Agriculture was on the front page of the Sydney Morning Herald this morning for all the wrong reasons again. The article by Saffron Howden highlights the worrying levels of knowledge or lack of, about agriculture in schools
A survey released by Primary Industries Education Foundation shows that student and teacher knowledge of food and fibre production has declined to worrying levels. It is a wake-up call to government says PIEF’s Chair, Dr Cameron Archer.
The survey was undertaken by the Australian Council of Educational Research (ACER). It reveals that 75 per cent of students thought cotton socks were an animal product and 45 per cent of students could not identify that everyday lunchbox items such as a banana, bread and cheese originated from farms.
Read article by Saffron Howden
Now lets be clear statistics like this and the fact that they highlight the disconnect between urban and rural Australia are not new and are not surprising.
What is new is that Agriculture now has a peak education body, the Primary Industries Education Foundation’s who, as part of it’s objectives can provide national leadership and coordination of initiatives to encourage primary industries education in schools through a partnership between industry, government and educators.
As witnessed today agriculture now has an independent provider of credible, relevant and factual information on all matters relating to agriculture for the community who can open all the right doors and get front page news in the Sydney Morning Herald.
The statistics are also not surprising after all Australia is the most urbanised country in the world and as we grow so will the disconnect. It was for exactly this reason that Art4Agriculture and our unique education programs were developed
It is vitally important that we re-connect. The health, wealth and happiness of all Australians depends upon it. We are a lucky country and as a result food security does not register with most Australians. As a testament to this our Archibull Prize surveys showed only half of the student participants surveyed in 2011 knew that Australian farmers feed 60 million people. In fact 40% thought Australian farmers ONLY feed 6 million people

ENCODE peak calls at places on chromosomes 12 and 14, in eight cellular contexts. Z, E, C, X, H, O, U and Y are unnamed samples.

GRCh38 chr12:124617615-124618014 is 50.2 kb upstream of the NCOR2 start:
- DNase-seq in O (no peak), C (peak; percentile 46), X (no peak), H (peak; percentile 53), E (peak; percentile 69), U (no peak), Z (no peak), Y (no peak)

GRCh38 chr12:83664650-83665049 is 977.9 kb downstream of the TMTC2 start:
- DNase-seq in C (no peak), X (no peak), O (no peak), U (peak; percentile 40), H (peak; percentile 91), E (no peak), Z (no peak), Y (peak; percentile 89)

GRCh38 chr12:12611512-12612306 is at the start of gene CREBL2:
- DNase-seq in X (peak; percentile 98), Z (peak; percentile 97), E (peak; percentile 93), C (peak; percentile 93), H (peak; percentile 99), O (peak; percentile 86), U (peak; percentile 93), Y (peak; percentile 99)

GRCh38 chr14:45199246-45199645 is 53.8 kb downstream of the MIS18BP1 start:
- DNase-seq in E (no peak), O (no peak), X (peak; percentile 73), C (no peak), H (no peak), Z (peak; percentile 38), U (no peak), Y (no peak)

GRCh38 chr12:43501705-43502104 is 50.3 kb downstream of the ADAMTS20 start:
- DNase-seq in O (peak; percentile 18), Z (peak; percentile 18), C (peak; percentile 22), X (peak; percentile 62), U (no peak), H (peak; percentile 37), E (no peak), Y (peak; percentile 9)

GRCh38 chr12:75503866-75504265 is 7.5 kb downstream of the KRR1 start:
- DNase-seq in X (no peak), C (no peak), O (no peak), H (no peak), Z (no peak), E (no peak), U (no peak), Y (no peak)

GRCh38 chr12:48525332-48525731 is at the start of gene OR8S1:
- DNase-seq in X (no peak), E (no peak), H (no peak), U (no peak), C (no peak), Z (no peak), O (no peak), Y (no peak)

Yet the survey further showed the students are not overly concerned about food shortages and instead are most worried about water scarcity and pollution – things they have witnessed first hand. We do not want our young people to be food insecure before they appreciate agriculture and the farmers who grow their food and fibre.
This appreciation will only be achieved if we engage in a 2 way conversations with students and teachers. We all know that just making resources available for teachers without support and context does not work. Programs must be engaging, they must put farmers and students together, they must support teachers to expand their learning of agriculture and they must deliver real outcomes that can be shared with a wider audience if we are going to have significant impact.
The survey commissioned by PIEF and undertaken by ACER highlights the importance of a sustainability message for students in addition to students understanding where there food comes from.
We must get the balance right between food and fibre production and the environment. We must communicate this message and our farmers’ commitment to sustainable and ethical food and fibre production to urban audiences.
In fact sustainability IS the key message in Art4Agriculture’s programs with the theme of the Archibull Prize being “What does it take to feed and clothe your community for a day sustainably”.
All our programs are a true celebration of the people and the places behind the food we eat. They deliver strong rural sustainability messages – not just to the students involved, but also to the wider community. They showcase the positive things farmers are doing and empower them to share their stories. Our activities are genuine, contemporary, engaging, fun and full of hope for a sustainable future.
Agriculture, this survey is yet another wake up call to get behind programs such as Art4Agriculture that promote a “whole of industry vision” and a willingness to engage in two way communication between stakeholders and community.
24 hours after this story hit the new stands there are over 1.7 million links to it on the web worldwide. Embarassing yes but lets not play the blame game. This is a tripartate problem for goverment, industry and education but the solution is already out there and its already happening.
Agriculture now has a peak industry education body and we have cross industry highly successful independent in-school programs like Art4agriculture getting measurable results. The challenge is can we break down the industry silos and work together for the common good
Interested in Australian Agriculture?
Want to know all about Australian cotton farming check out this prize winning Archibull Prize entry from Colo High School
Or see what happens when you take fun and innovative agriculture programs into schools and actively engage with next gen who in turn become your AGvocates and tell Agriculture’s story for you.
Fast Facts about Australian agriculture
Sourced from the National Farmers Federation Farm Facts 2012
- Each Australian farmer produces enough food to feed 600 people, 150 at home and 400 overseas
- Australian farmers produce almost 93 per cent of Australia’s daily domestic food supply.
- Australia’s major agricultural export markets are China (14 %), Japan (13 %), ASEAN (21 % ), other Asia (16 %), European Union (8 %), Middle East (8 %), United States (7 %) and other (17 %).
- Australian farmers are environmental stewards, owning, managing and caring for 61 percent of Australia’s land mass.
- 94 %of Australian farmers actively undertake natural resource management.